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Combined action needed to end racism in our sector

Our chief executive, Tim Hollingsworth, made the call during the 'Time for action: Tackling racism in sport' event held in Leicester today.

1st March 2024

Our chief executive Tim Hollingsworth has called on everyone involved in sport and physical activity to play their part in driving racism out of our sector.

Speaking as part of a panel at the ‘Time for action: Tackling racism in sport’ conference today, our chief executive outlined some of the progress that had been made over the last four years, but admitted there was still much to do to tackle the deep-rooted issues that impact many people’s experiences of playing sport and being physically active.

“As leaders we need to be more vocal on this topic,” he said. “It’s easy to say that we’ve launched an ED&I (equality, diversity and inclusion) strategy, hired the right people and funded the right programmes and think ‘that’s my job done’. But that’s the approach of a boss. A leader cannot stay silent on this issue.

Delegates at a tackling racism conference talk around a table

“Sport England has a strong focus on tackling inequalities, but we also need to maintain a direct focus and be much better at talking directly about tackling racism.

“Yes, we can confidently talk about change that we’ve made as an organisation over the last four years, but the change that is now needed, that will make a real difference, concerns the collective work of our sector.

“What is required is a systemic approach and, to enable us to influence that, we need to ensure we’re listening to the right people and have the right people in the room.”

Hundreds of delegates from across the sport and physical activity sector attended the conference, which was run in conjunction with UK Sport and the other home nation sports councils.

Held at the Mattioli Woods Welford Road stadium, home of the Premiership Rugby team Leicester Tigers, and live streamed for those unable to attend in person, the event brought people together from across the sector to drive forward our anti-racism work.

"Sport England has a strong focus on tackling inequalities, but we also need to maintain a direct focus and be much better at talking directly about tackling racism."

Tim Hollingsworth

Chief executive, Sport England

Building on the successful Tackling Racism and Racial Inequalities in Sport webinar held in October, the event gave delegates the chance to explore in detail three themes that had been identified for discussion:

  • Being bold and acting without fear
  • Gaining buy in from senior leaders and staff
  • Diversifying talent in all areas of our organisations.

Speakers included all five home nation sports council CEOs, former Sport England board member Chris Grant and diversity, equity and inclusion campaigner Hayley Bennett.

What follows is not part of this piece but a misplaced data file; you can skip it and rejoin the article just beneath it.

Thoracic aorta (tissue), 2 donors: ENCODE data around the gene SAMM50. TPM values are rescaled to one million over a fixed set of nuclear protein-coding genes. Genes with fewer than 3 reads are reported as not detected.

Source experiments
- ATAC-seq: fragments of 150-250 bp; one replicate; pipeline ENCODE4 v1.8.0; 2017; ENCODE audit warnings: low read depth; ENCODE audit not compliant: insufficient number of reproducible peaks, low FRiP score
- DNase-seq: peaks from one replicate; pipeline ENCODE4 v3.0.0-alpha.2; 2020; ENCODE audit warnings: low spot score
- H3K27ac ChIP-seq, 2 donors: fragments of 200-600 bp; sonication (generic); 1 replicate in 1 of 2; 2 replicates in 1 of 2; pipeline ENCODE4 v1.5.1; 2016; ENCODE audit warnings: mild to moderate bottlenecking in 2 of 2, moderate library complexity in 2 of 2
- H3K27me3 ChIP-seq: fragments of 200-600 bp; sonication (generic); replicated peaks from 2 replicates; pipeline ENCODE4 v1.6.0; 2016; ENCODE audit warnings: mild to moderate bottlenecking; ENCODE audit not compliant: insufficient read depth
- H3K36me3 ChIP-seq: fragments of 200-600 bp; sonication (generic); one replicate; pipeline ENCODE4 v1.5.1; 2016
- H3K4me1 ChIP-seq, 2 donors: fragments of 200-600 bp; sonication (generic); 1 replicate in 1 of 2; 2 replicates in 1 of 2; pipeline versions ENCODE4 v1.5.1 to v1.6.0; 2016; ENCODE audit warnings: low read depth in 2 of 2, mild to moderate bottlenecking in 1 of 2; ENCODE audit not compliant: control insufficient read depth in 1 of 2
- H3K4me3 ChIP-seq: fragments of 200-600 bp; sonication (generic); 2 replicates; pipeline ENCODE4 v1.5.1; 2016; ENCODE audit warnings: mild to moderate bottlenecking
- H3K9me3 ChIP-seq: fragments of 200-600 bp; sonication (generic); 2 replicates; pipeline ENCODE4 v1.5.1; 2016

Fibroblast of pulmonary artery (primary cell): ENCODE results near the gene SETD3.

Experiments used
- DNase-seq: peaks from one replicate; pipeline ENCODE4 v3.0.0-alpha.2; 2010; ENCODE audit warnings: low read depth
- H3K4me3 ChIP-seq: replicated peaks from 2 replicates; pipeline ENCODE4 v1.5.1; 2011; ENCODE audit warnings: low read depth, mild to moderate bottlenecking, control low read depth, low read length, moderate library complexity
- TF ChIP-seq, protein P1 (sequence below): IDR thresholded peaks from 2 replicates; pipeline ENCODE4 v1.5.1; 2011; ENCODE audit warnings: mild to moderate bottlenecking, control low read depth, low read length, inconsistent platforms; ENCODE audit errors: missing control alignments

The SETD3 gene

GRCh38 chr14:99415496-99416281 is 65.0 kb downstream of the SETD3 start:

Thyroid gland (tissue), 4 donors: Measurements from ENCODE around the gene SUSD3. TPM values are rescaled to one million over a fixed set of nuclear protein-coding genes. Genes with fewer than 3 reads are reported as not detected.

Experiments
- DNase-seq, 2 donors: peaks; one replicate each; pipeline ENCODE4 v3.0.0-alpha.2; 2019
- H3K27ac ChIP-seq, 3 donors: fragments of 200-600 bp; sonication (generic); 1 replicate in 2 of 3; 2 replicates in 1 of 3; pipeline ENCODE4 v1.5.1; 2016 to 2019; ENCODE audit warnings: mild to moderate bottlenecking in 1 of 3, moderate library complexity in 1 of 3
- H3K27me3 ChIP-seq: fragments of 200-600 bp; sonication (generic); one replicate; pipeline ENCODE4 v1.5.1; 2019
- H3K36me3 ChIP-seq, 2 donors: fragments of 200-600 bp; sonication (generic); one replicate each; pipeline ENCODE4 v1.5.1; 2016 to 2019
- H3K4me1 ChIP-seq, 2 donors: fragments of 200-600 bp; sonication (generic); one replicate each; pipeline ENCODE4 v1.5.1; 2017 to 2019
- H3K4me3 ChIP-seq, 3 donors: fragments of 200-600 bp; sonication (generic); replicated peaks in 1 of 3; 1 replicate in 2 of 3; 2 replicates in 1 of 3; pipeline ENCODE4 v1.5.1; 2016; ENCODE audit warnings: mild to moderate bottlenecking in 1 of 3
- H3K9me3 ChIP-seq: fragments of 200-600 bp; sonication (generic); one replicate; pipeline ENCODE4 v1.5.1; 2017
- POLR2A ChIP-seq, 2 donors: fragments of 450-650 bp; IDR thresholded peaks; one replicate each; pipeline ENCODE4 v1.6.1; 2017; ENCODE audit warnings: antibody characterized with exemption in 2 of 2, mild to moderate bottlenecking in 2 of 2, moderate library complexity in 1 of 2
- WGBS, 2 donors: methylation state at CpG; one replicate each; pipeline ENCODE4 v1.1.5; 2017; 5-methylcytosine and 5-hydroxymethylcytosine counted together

Attendees also attended a number of workshops focussing on topics including:

  • Breaking barriers: unveiling the individual actions and behaviours of the Active Partnerships' journey to tackling racism
  • Working towards anti-racist leadership in sport
  • Race representation and diversifying talent with the Leaderboard Academy.
  • What is TRARIIS?

    In 2020, the murder of George Floyd was a catalyst for the five sports councils responsible for investing in and growing sport across the UK, to come together to explore racial inequalities in sport and to look at how reflective our sporting system is of UK society.

    Led by the five chief executives of each organisation, this group has met regularly over years since, and quickly established the Tackling Racism and Racial Inequality in Sport Review (TRARIIS).

    This was to help better understand if the councils were doing enough to understand the context and tackle the issues involved.

    The review involved an extensive analysis, carried out by the Sport Industry Research Centre (SIRC) at Sheffield Hallam University, of all publicly available data on race and ethnicity in sport.

    It also involved an additional piece of work led by AKD Solutions, a Black-led learning and development consultancy, to carry out a lived experience research project in which over 300 people across the UK, ranging from grassroots participants to elite athletes and coaches, shared insights into their involvement in sport.

    The findings made clear that racism and racial inequalities still exist within sport in the UK and that there are longstanding issues, which have resulted in ethnically diverse communities being consistently disadvantaged. 

    The review also highlighted the detrimental impact this has had on individuals, leading to mistrust and exclusion, and makes clear areas where we must see change.

    The review has produced two reports, published in June 2021, identifying where there are gaps as well as common themes. They set out recommendations on how to make meaningful progress.

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